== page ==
October marks the beginning of the SB OverSeas’ “SB Espoir” project’s winter cycle of activities with unaccompanied minors and women who are seeking asylum in Belgium.
For this cycle, we recruited a new enthusiastic group of volunteers that will be joining us that we met last weekend at our training and awareness day.
For us, it is mandatory for them to attend a training before starting the activities and from the questions and the reactions we got during this training, I realized even more the importance of training. It has come to my attention, however, that not all of the asylum authorities in the country have received training in regards to unaccompanied minors arriving to the country.
Working with refugees means, quite often, that you will come face-to-face with the realities of those who are suffering acute trauma and loss apart from just their physical displacement; in the case of these young people, it’s a result of the migration journey that they’ve made on their own. As noted in the report done by UNHCR regarding unaccompanied minors, most members of the police have not receive training in regards to the specific needs and protections of young people. These individuals are often the first point of contact in Belgium and the ones that have to signal the presence of a minor and their vulnerability. Although it is important to point out that in most cases they have received training on the thematic of victims, specially of human trafficking, it is still alarming that even though the number of young people arriving to the country have been multiplying in the previous years, there is still no specific training on the subject.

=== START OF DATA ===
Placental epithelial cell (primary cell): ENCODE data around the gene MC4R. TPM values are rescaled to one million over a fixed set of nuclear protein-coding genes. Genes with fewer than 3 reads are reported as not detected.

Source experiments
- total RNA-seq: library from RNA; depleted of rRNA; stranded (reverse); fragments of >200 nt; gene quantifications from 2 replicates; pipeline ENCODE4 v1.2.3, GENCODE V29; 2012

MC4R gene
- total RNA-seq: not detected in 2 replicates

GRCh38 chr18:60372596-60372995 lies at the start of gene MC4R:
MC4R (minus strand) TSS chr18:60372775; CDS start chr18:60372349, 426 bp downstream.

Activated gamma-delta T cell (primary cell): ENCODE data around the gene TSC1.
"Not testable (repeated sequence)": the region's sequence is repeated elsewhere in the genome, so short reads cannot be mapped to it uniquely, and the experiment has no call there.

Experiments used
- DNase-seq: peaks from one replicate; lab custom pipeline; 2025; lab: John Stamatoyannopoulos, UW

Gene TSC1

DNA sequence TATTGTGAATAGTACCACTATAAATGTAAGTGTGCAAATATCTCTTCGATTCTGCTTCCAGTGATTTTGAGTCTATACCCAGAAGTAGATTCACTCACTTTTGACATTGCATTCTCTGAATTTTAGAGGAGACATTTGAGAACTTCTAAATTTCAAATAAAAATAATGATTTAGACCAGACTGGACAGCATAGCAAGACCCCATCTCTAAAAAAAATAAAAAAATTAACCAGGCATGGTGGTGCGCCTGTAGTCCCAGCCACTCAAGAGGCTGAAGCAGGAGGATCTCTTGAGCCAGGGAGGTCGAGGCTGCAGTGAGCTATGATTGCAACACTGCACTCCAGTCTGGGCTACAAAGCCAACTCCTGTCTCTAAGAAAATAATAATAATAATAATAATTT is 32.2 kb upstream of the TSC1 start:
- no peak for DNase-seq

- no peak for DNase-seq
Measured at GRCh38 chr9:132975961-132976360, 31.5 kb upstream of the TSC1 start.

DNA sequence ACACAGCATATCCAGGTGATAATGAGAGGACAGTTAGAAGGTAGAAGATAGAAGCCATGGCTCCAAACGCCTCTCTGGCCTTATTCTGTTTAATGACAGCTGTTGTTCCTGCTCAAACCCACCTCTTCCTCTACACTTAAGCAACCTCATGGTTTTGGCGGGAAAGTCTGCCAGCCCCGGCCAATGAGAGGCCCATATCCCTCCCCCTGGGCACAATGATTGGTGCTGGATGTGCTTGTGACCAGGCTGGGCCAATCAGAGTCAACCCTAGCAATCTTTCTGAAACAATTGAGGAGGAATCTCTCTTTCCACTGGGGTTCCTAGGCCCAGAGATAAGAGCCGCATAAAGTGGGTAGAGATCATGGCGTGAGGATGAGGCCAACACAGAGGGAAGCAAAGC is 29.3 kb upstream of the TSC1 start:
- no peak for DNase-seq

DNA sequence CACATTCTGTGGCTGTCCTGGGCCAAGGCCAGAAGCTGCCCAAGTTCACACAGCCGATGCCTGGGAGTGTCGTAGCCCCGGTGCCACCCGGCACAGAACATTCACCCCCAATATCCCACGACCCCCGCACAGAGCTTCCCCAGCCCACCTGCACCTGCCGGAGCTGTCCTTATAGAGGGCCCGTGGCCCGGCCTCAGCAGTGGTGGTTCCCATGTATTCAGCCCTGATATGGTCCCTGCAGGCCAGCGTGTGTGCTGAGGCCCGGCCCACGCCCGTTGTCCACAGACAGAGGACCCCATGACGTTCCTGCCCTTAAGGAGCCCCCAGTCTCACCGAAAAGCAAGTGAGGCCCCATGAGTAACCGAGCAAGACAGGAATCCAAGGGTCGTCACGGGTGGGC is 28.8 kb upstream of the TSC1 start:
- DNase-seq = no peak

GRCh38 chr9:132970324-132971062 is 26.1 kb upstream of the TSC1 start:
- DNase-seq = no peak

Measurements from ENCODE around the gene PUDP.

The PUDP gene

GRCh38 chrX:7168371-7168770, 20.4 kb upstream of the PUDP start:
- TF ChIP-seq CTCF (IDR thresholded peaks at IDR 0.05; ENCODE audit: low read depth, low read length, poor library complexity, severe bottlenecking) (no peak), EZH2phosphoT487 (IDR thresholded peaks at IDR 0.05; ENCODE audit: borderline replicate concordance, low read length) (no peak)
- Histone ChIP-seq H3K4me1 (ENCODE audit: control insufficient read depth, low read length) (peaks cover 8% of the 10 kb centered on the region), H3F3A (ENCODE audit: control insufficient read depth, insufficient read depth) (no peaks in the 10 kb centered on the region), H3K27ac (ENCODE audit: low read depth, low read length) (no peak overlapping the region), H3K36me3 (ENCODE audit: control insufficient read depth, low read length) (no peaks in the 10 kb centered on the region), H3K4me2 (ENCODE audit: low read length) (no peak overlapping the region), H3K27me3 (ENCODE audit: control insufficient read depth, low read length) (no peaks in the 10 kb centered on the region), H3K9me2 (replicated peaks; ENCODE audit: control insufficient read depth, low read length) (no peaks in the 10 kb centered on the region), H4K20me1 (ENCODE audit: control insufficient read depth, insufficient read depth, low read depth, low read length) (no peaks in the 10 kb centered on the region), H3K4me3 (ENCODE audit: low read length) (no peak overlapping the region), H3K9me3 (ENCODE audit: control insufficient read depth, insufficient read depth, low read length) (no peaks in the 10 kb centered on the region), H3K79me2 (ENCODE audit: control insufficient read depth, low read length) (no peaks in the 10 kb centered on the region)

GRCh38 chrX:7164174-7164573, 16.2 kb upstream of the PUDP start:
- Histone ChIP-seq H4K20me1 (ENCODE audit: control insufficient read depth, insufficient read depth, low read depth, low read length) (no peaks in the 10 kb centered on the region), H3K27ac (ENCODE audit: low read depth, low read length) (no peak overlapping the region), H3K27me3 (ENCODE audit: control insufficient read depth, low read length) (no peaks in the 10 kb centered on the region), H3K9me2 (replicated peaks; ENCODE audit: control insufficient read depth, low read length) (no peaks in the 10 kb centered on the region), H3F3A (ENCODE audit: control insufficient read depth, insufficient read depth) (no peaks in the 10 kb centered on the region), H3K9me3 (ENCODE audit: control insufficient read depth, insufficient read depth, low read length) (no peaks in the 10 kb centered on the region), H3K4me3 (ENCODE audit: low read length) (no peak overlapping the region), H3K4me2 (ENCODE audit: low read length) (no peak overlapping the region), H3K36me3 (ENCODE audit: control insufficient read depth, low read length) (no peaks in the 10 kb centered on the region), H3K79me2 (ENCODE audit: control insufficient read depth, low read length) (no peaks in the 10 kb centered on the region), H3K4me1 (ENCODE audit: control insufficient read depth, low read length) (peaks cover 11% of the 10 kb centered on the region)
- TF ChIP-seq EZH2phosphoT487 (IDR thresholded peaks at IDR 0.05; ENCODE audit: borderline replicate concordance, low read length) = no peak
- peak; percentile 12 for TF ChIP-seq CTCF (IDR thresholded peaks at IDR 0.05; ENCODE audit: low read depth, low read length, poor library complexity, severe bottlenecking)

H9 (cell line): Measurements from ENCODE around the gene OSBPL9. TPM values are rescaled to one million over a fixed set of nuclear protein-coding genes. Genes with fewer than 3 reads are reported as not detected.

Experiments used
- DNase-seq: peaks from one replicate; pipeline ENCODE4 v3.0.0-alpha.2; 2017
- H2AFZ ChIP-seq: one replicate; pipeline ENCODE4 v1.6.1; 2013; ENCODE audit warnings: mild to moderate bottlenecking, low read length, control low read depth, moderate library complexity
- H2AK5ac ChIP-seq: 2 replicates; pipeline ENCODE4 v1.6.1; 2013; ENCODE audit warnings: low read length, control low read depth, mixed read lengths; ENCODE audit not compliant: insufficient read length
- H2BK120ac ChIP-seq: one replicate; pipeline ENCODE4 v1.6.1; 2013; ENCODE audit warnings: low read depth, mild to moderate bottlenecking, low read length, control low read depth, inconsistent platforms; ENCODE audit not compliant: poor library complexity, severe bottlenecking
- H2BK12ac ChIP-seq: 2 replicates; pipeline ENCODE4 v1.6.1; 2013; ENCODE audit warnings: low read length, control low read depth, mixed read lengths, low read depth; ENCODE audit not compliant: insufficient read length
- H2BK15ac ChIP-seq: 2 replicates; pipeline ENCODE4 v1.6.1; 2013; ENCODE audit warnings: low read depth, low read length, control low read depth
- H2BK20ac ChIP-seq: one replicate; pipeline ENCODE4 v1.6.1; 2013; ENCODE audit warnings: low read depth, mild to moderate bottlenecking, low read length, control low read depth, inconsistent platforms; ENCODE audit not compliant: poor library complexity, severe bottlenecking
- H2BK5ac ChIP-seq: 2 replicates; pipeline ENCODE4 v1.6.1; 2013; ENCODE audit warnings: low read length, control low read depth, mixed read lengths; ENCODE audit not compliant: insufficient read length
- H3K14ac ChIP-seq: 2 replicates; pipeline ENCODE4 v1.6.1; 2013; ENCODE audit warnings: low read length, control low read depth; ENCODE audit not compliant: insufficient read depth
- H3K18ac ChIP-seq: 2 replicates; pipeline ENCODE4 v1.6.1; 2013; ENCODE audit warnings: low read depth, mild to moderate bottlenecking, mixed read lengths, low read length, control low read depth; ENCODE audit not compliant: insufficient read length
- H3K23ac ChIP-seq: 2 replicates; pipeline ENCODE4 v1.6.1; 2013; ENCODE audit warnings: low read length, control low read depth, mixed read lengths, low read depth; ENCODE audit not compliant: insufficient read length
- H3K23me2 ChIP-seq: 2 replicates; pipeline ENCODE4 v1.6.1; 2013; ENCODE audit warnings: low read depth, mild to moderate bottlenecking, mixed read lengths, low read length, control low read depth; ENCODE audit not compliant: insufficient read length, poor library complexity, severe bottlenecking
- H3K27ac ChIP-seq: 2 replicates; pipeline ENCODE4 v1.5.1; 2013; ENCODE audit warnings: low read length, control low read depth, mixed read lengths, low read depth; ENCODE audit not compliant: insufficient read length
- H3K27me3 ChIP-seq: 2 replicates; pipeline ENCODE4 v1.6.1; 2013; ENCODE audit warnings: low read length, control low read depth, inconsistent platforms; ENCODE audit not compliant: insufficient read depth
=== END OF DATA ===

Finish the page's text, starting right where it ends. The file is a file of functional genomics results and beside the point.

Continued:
These young people on the move must go through a series of interviews and assessments in order to be identified as minors and to receive their right of protection from the state. It is understandable that these processes pose a challenge, administrative procedures are not the easiest to understand. However, many of the tutors that the minors been assigned, say that when government officials have received training and know how to approach minors and help them understand the process using easier terminology, hand signals and other tools, there is a significant difference on the way the youth responds and makes them feel more welcome to the country.
It is important for everyone who works with refugees to receive training, this facilitates not only the administrative processes of asylum seeking but also it helps starting a healing and adaptation process into the county. Without professional guidance how can we start building?